Readers write in to disagree with Jonathan Haidt's "moral foundations theory" and share enthusiasm for an historic liqueur made by monks from honey and herbs.
Scott Shane's telling of the U.S.-born Muslim preacher-turned-terrorist and his surveillance by the FBI reveals that the calculus for terrorism is political.
In his latest, Thomas Mallon turns real-life figures like Nixon, Reagan, and Nancy Reagan's astrologer into characters as skillfully as he creates fictional ones.
Norman Maclean understood loving and losing in the light of Christian faith. But he couldn’t quite trust Christianity’s promise of redemption. Tragedy was his theme.
Andrew Hartman's argument is that while “cultural conflict persists,” it has come to partake of a highly ironic flavor—and continues to ignore economic inequality.
Out of the more than eighty book reviews Commonweal published in 2015, these twelve were the most read, discussed, and shared on social media.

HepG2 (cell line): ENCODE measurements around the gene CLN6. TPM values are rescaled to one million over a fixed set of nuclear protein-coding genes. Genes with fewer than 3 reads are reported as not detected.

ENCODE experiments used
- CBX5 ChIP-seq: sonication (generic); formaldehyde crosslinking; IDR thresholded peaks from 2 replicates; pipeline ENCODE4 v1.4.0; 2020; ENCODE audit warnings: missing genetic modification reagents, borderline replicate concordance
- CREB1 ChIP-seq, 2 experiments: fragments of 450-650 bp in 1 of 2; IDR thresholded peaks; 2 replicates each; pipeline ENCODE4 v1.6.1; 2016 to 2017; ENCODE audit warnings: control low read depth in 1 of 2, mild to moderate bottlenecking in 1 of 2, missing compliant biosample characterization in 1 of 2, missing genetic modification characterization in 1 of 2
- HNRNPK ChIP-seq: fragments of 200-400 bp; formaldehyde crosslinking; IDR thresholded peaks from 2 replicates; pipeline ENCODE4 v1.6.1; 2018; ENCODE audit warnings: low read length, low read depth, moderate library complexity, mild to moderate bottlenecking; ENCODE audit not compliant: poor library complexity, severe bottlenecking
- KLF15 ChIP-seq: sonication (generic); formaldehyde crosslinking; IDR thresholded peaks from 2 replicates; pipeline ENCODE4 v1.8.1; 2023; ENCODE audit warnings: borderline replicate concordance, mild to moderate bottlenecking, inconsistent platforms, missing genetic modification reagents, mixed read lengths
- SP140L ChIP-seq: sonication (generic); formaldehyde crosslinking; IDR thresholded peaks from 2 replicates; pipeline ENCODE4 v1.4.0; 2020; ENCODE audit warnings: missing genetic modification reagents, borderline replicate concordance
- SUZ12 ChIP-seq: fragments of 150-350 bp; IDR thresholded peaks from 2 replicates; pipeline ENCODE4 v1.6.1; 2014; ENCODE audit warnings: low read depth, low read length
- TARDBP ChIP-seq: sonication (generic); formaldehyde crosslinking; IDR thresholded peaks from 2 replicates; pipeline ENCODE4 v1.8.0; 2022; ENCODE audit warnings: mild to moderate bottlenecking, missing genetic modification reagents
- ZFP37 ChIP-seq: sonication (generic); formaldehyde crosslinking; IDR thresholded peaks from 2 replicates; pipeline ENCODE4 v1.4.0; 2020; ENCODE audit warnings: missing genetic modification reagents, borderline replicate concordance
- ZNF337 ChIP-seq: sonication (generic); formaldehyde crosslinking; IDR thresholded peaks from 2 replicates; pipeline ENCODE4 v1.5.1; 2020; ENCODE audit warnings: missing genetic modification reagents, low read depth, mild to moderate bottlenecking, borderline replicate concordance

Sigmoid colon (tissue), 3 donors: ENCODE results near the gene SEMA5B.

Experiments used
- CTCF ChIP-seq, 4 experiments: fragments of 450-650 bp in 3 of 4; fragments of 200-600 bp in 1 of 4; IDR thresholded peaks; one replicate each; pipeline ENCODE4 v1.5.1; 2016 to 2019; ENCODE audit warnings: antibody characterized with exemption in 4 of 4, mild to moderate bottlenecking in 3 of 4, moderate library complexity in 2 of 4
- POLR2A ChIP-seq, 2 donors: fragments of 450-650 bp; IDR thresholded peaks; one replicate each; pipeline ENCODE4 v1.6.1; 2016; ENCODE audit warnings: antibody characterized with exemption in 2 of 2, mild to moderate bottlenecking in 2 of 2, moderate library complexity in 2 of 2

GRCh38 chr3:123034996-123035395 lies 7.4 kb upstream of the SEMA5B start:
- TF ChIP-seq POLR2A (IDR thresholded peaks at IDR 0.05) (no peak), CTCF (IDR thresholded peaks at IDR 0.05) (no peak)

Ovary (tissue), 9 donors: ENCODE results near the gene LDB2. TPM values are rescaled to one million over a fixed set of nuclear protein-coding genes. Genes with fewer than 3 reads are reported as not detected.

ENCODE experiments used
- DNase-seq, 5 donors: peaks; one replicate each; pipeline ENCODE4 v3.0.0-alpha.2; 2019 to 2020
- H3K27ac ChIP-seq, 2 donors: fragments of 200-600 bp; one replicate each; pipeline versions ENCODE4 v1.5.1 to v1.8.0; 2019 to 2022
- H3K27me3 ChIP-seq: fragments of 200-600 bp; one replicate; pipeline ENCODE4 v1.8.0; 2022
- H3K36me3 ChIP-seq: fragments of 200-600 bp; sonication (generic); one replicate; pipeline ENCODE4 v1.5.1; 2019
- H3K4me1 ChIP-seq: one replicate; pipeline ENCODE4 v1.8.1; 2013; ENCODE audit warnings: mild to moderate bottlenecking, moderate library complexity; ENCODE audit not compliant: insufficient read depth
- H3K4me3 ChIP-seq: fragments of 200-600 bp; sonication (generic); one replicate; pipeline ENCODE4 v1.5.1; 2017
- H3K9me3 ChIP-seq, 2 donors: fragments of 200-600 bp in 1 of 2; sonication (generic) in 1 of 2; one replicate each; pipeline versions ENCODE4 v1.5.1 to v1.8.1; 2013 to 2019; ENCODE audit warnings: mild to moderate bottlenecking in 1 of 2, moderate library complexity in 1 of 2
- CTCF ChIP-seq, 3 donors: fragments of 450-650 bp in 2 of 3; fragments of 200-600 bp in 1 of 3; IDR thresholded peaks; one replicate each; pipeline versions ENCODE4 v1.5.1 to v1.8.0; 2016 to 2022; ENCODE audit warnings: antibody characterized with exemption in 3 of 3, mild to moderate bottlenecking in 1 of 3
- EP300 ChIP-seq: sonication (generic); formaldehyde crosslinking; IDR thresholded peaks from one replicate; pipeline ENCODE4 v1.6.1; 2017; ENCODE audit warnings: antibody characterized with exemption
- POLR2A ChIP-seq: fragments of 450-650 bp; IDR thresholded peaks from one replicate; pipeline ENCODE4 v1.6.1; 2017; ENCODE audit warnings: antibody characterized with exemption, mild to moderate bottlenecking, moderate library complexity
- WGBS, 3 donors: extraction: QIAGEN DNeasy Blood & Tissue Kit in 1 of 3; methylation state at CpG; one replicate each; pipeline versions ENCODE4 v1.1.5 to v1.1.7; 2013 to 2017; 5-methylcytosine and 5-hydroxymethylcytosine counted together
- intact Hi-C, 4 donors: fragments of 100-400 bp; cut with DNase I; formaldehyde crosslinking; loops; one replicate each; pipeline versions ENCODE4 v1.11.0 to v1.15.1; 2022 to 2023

"Metaphysics." The word unexpectedly provided me with new reflections on the deepest meaning of the birth of Jesus and the Incarnation—the seen and the unseen.
Considering how religiously diverse and culturally cosmopolitan its cities were before WWI, few could have foreseen today's calamity for the Middle Eastern region.
Konrad Jarausch's history of Europe's recent past pursues a fundamental question—what is modernization? And is modern progress liberating for all, or still "dark"?
In Ta-Nehisi Coates’s interpretation of race in America, hope doesn't fit into the narrative—something James Baldwin, to whom he's compared, wouldn't leave out.
What fascinates Maraniss about Detroit more than its ruin is how central its story is to the broader course of U.S. history—Motown, the local Mob, the auto industry.